Really…you can peruse this decadent, self-indulgent catalog and find item after item that’s cleverly designed to make your fishing life ‘better’…’easier’…’more successful’!  There’s reams of stuff that “…takes out the hard work… “and “catches you more fish” but really? Wouldn’t you rather ‘ave it ‘ard?

Wild west shelters

For most of us, a fishing bivvy is just that: a place to hang out while waiting for the fish to bite. But in times past, canvas has played a huge role in the daily life of millions of people.

And nowhere more so than the United States of America.

Here we stray from the river bank to take a look at some of America’s original bivvies – wild west shelters…

Wikiup

Otherwise known as a wigwam, the wikiup is a dome shaped shelter made from flexible spruce boughs or other available wood. It was the preferred means of shelter for nomadic native Americans. The structure could be erected very quickly, occupied for a few days or weeks, then left behind.

The type of covering varied according to the time of year. In winter, it would be covered with thick brush to keep the inhabitants warm. During the summer months, hides or canvas offered lightweight protection from the elements.

While a wikiup might look thin and flimsy, in fact, its dome shape offers incredible wind resistance, and for backwoodsmen out hunting or fishing, they’re still used from time to time.

Tipi

Synonymous with the tribes of the plains indians, the tipi is iconic. But to the Native Americans who used them, they were simply home. Lightweight, transportable and quick to erect, tipis are warm, dry and perfectly adapted to their environment.

Native Americans followed the food. Their tent villages were part housing estate, part hunting lodge, part fishing bivvy. In summer, the canvas or hide walls could be rolled up for ventilation. In winter, they were lined and insulated.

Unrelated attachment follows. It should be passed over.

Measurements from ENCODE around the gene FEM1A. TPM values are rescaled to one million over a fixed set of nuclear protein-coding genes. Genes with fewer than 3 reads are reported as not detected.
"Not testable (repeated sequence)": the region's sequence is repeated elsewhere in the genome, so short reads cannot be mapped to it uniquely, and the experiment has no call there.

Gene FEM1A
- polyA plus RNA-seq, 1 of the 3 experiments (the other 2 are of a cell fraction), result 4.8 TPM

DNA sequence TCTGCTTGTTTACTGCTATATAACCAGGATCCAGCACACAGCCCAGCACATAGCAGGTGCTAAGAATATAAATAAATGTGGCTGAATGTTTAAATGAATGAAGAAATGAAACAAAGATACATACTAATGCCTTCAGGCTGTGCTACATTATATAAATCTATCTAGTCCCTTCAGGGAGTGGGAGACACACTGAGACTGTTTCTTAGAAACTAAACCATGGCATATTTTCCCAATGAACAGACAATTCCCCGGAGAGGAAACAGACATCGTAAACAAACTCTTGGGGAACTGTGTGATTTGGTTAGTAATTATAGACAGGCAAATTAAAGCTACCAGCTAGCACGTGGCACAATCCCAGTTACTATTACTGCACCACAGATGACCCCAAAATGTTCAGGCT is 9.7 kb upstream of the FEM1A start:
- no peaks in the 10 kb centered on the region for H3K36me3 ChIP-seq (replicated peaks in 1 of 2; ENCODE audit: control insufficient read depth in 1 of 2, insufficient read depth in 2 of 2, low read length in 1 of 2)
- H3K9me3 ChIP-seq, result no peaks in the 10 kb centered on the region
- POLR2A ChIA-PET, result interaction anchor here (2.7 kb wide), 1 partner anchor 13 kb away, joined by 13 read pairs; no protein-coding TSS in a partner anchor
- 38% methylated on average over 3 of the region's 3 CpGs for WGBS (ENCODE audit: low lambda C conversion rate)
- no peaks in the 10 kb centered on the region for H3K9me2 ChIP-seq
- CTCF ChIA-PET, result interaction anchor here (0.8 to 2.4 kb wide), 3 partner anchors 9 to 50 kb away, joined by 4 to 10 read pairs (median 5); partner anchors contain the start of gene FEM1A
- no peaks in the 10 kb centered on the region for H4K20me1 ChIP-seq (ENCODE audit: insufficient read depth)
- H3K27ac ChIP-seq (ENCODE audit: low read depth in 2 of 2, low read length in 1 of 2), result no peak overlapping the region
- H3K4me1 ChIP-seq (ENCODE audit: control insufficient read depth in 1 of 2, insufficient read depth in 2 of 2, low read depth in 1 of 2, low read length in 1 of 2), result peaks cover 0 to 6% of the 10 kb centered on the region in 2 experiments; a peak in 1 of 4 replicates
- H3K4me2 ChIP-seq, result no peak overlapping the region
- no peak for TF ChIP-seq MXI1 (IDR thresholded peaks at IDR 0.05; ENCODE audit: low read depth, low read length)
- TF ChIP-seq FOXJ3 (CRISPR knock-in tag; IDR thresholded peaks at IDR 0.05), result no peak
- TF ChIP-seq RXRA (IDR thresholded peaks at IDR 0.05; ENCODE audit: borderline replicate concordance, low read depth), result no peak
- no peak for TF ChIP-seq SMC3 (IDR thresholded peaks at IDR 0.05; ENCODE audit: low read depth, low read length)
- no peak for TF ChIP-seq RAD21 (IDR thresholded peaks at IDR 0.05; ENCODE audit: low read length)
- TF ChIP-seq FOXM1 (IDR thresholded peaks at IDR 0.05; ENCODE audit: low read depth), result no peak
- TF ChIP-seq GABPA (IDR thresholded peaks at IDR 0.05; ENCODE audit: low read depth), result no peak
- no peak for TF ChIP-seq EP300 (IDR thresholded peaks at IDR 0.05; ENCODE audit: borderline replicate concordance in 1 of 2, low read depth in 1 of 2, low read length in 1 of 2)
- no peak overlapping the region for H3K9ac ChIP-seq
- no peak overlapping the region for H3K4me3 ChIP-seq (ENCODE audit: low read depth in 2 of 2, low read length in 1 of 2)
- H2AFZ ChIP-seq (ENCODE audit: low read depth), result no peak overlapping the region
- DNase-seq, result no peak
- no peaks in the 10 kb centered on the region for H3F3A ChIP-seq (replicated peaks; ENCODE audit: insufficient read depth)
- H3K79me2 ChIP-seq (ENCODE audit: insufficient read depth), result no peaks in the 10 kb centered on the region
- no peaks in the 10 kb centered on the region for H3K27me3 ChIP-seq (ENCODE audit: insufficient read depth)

The central hole is covered by adjustable flaps for optimum draft, allowing smoke to escape. During the harshest winters, the tent could be staked to the ground – with no flat surfaces, it’s almost impossible to knock over.

Covered wagon

Covered wagon

Transporting your home doesn’t get easier than this
Source: U.S. National Archives and Records Administration

The arrival of white settlers spelled disaster for the indigenous inhabitants of the land. The settlers believed in ‘manifest destiny’; their God given right to occupy the land, and exploit all its natural resources. From mineral deposits to game and fish, as far as they were concerned – it was all theirs for the taking.

For modern Americans, the archetypal settler’s wagon, the  ‘Prairie schooner’, represents the great trundle West in search of opportunity. To native Americans, that same canvas covered wagon serves as reminder of the ruthless extermination of a people.

Wall tent

Wall tent

Whole streets were made of wall tents
Source: Cline David, U.S. Fish and Wildlife Service

The wild west was a lawless place populated by people on the make. But while few were the gun toting desperados of movie shoot ‘em ups, all were in search of land, and wealth.

For some that meant settling on the banks of a good salmon river, for others it meant trapping for furs in the far North. For yet others it was the gold fields of Colorado that fired the imagination, for still more, staking out a land claim and tilling the earth was the dream to follow.

With money in short supply, uncertain relations with native neighbours, and the constant temptation to up sticks and try their luck elsewhere, accommodation had to be cheap, easy to erect and portable.

That’s where wall tents came in. A simple pitched roof, with side walls to add height. And they weren’t only used as homes. Many main streets were constructed entirely of wooden facades – behind which lay nothing but a tent.

Tent city

usa tent city

A result of the financial crash
Image: Shutterstock

Tented accommodation  is making a comeback in the United States. The land of the free is also the land of the desperate, and never more so than since the property crash of 2008.

Failing banks and staggering levels of foreclosures have turned some areas into ghost towns. But on waste ground and in woodland areas, it’s another story.

Newly destitute people are moving in droves to, ‘tent cities’. Former teachers, factory workers, tradesmen and women – all sections of society are well represented.

When is a fishing bivvy not a fishing bivvy? When it’s your home.

Ethnic shelters around the world

Today’s bivvies and day shelters are high tech and lightweight, but mobile shelters are certainly nothing new.

Next time you pack your bivvy ready for a fishing trip, spare a thought for these nomadic hunter gatherers past and present, whose shelters took a little more effort.

Yurt

Traditional Mongolian Yurts

Traditional Mongolian Yurts